modeling black tie optional

Black Tie Optional
Translation: Dignified glamour. But a full-fledged to-the-floor, walk-the-red-carpet gown isn't de rigueur; and subtly witty touches keep stodginess at bay. 

To pursue: Rich color, dressy fabrics like velvet and lace, frothy details. 

Variations:To make a quieter (but still grand) entrance, long and flowing is always good.

AKA: "Black tie," "creative black tie," "black tie and long dresses," "bohemian black tie," "white tie," "Texas tuxedo," "gala garb," "formal attire.".
modeling black tie optional

Translation: Be playful. Pick a hotter color than usual and take a chance on flamboyance with rows of ruffles, lots of leg, shoulder-sweeping earrings, even a tiara. 

Variations: If you're happier in a low-key mode, do a single showy item (bright silk wrap, antique kimono, a little tasteful glitter) with simple black silk. 

AKA: "Holiday threads," "holiday chic," "festive holiday attire," "colorful gowns," "carnival attire," "exuberant shindig," "glitterati gear," "fiesta fashion." 
modeling black tie optional

Cocktail Attire
Translation: A little black dress with a deliciously modern twist—like an off-the-shoulder neckline, shorter length. "I can take classic black from day to night," says New York publicist Desiree Gruber. Of her husband, actor Kyle MacLachlan she says, "He likes sexy—I like a little black dress, he likes the littler black dress."

Variations: Since black reads as more formal than navy or camel, it's the best base if you're coming from work. 

AKA: "Fun cocktail attire," "simply fabulous," "gorgeous garb," "dress to kill."
modeling black tie optional

Suit & Tie
Translation: With this dress code, women wonder, So what do I wear? The answer: pulled-together, not-too-naked stuff. The flared skirt here is flirty but not risqué—silk and satin evening fabrics add a certain mad extravagance.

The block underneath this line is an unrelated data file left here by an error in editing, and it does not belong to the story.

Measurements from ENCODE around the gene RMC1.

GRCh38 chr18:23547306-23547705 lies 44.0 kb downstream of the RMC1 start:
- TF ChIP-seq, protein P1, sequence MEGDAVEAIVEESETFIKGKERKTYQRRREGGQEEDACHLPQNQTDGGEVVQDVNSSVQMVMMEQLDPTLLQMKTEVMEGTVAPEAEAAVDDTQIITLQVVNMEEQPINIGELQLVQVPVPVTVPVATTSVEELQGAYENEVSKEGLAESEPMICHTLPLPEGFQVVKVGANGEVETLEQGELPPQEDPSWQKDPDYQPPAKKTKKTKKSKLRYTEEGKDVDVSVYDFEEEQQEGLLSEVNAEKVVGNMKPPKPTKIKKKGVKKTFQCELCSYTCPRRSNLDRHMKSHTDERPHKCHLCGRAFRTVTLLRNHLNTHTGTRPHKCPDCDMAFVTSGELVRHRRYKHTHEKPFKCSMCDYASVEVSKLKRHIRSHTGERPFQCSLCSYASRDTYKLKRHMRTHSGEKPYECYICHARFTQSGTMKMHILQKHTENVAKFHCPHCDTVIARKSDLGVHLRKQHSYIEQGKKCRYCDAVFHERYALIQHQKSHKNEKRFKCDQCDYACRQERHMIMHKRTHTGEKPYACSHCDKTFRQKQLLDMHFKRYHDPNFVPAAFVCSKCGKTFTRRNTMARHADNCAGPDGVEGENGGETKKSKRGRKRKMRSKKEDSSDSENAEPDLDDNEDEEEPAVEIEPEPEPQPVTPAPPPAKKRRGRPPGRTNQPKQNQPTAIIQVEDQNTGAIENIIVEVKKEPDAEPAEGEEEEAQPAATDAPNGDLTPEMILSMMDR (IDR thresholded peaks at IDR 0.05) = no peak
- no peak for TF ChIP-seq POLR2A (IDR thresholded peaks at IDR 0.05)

Variations: Its slightly formal connotations make black-and-white totally appropriate. Bare legs? No problem. And you can go a little crazy on accessories. 

AKA: "Bring your suit," "dark suit," "jacket requested," "dark and chic," "semiformal."
modeling black tie optional

Casual Chic
Translation: The rule—mix a dressy element, like this elaborate velvet jacket, with something more informal, like jeans. "Slacks and a leather jacket are usually as fancy as I get," says actor Djimon Hounsou. 

Variations: Contrasting fabrics are key. A charmeuse blouse lends razzle-dazzle to gray flannels; a sharply tailored shirt tones down palazzo pants. 

AKA: "Smart casual," "dressy casual," "casual threads," "informally fabulous," "simple and chic."
modeling black tie optional

Business Attire
Translation: A suit is shorthand for "I'm professional"; all you have to do is glam it up. Wear red satin heels, a beaded bag, and crystal earrings to finish the job. You can show a bit of décolletage, but be prudent: You want to look approachable, not overtly sexy.

Variations: Suits in brighter, lighter colors are showing up now. 

AKA: "Business casual," "trade-show chic," "town dress," "urban chic," "city dress."
modeling black tie optional

Come as you Are!
Translation: Flexible but not sloppy—even a laid-back daytime happening is still a party. You can wear anything from jeans to a dress to a relaxed suit, like this camel ensemble on model and actress Carol Alt. 

Variations: Infinite. Sporty clothes at a party? Controversial, but we approve if they're well cut and a bit dressy (velours, cashmere). 

AKA: "Dress as you please," "day clothes," "smart day," "smart attire."